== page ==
Program Intern, World Affairs Council of Atlanta
Published: 7/20/2017
Geographic Information Systems (GIS) is described by Esri, one of the world’s premier GIS providers, as a system that “lets us visualize, question, analyze, and interpret data to understand relationships, patterns, and trends.” Often, this involves the creation or manipulation of maps by collecting geographic data, such as longitude, latitude, and elevation, and non-geographic data, which could be anything from the type of disease a person has to the average GDP per capita in an area. Essentially, GIS is a tool used to manipulate, manage, and present geospatial data on a map. GIS is mostly utilized for city planning, natural resource development and conservation, and large-scale building projects. However, based on personal experience, it seems to be underutilized in day-to-day work in international development organizations. Here, I believe maps have the potential to enhance work in areas such as fundraising, project planning, and project evaluation.

When you examine many leading university programs, or look at job descriptions, you may notice a common theme: a gap exists between international development and GIS. After working and studying with countless development professionals, and attending meetups with members of the GIS community, I have rarely found someone possessing both skills. GIS academic programs rarely include development theory, and vice versa. On the non-profit side, most project workers have rarely, if ever, used GIS tools. Each side is specialized in its respective field, yet there’s the potential to increase productivity and impact through integration.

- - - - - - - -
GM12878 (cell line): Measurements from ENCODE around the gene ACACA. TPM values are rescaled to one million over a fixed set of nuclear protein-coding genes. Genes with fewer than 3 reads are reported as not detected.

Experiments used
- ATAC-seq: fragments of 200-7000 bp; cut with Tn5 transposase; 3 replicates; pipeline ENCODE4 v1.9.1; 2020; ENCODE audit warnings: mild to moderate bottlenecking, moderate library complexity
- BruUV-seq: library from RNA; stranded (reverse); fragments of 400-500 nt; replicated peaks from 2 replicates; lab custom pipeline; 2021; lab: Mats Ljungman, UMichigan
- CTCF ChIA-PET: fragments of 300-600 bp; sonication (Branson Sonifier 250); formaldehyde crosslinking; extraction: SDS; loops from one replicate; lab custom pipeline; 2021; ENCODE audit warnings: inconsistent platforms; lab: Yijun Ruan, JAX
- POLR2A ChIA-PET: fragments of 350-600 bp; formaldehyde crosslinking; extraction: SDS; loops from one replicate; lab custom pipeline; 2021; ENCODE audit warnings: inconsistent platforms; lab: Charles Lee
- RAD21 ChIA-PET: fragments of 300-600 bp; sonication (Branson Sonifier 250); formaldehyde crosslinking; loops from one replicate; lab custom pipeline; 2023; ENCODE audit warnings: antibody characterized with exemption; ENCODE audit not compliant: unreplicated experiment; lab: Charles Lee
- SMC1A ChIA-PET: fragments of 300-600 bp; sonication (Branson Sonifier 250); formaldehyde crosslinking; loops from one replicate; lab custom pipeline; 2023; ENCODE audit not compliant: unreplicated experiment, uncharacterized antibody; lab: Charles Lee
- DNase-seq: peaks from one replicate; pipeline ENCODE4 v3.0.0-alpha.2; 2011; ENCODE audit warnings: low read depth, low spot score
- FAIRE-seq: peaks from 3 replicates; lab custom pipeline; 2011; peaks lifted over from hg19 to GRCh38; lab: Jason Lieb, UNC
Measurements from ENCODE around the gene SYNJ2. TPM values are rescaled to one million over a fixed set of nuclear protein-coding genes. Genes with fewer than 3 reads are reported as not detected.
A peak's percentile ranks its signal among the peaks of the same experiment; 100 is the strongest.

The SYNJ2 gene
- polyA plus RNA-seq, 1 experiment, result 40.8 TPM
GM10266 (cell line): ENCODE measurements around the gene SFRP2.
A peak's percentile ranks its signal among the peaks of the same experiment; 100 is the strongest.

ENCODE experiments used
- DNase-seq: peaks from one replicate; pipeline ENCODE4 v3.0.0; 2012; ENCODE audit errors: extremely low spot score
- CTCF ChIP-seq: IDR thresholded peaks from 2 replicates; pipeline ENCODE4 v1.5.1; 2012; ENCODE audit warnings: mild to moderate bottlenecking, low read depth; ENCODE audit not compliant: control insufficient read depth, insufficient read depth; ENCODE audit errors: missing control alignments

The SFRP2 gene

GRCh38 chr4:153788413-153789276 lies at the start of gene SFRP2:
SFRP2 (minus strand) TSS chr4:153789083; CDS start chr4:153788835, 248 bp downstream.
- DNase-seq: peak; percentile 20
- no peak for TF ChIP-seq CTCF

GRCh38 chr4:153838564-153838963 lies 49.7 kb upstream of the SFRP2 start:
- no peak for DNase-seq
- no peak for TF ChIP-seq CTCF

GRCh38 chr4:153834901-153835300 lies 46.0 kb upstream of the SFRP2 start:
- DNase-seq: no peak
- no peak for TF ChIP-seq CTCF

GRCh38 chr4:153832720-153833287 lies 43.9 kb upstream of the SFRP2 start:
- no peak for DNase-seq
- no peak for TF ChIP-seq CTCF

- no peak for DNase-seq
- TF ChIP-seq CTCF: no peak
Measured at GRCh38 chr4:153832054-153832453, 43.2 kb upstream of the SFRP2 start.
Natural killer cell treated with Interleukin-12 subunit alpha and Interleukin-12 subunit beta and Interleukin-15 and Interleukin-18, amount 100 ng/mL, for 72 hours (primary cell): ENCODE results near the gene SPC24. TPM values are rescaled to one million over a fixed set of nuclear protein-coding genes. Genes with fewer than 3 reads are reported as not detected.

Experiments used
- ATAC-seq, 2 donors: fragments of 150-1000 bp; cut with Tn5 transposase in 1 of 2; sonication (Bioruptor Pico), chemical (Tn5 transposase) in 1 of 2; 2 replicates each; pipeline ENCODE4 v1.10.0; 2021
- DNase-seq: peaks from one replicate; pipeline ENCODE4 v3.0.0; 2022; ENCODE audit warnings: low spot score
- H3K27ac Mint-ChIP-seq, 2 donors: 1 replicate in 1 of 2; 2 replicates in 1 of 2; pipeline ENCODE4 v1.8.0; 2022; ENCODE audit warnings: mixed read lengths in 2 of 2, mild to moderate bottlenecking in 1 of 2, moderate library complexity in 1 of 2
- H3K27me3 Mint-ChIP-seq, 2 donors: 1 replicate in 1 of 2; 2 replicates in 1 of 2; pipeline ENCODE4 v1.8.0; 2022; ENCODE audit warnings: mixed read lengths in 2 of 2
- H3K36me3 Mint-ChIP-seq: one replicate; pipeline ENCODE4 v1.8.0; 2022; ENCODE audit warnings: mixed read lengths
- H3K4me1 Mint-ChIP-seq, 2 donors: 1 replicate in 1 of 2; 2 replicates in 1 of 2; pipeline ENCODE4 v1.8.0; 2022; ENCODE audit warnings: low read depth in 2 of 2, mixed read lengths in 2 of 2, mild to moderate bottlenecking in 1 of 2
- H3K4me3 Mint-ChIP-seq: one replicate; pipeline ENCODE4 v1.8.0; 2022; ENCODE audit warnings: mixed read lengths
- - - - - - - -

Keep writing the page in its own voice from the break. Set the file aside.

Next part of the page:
At a recent social event, I spoke with a GIS professional in Atlanta about his current project which maps local community gardens, including information on which produce is being grown at which garden. However, the idea stopped there. When I asked who this project is trying to reach and what methods he intends to use to reach this audience, I was met with silence. He admitted he hadn’t thought about this and planned on making the maps available only online, reaching a limited audience. I advised him to think about different mediums of communication in order to reach the Atlantans most in need of a community garden. Only after collaboration between both of us could this project not only be complete, but useful.

At a recent internship, I helped produce a report on trade in Asia. As with many reports, the purpose was to create knowledge and prove a point. Since the report contained hundreds of statistics on trade in different countries and sectors, the reader could easily get lost with the numbers alone. Explaining these facts and findings would require much more writing, but a map could do so instantly. Similarly, fundraising efforts would be more efficient if backed by simple maps correlating money raised by which donors and in what regions. Event planning becomes more effective when a map can show a location central to all attendees. Even something like a grant proposal is made more persuasive to the reader when a map is used to show the need for a specific program in a particular area, rather than the proposition merely being communicated through thousands of words. This isn’t a call for GIS tools to replace traditional methods of development work. This is merely a call to add something more to international development professional’s repertoire.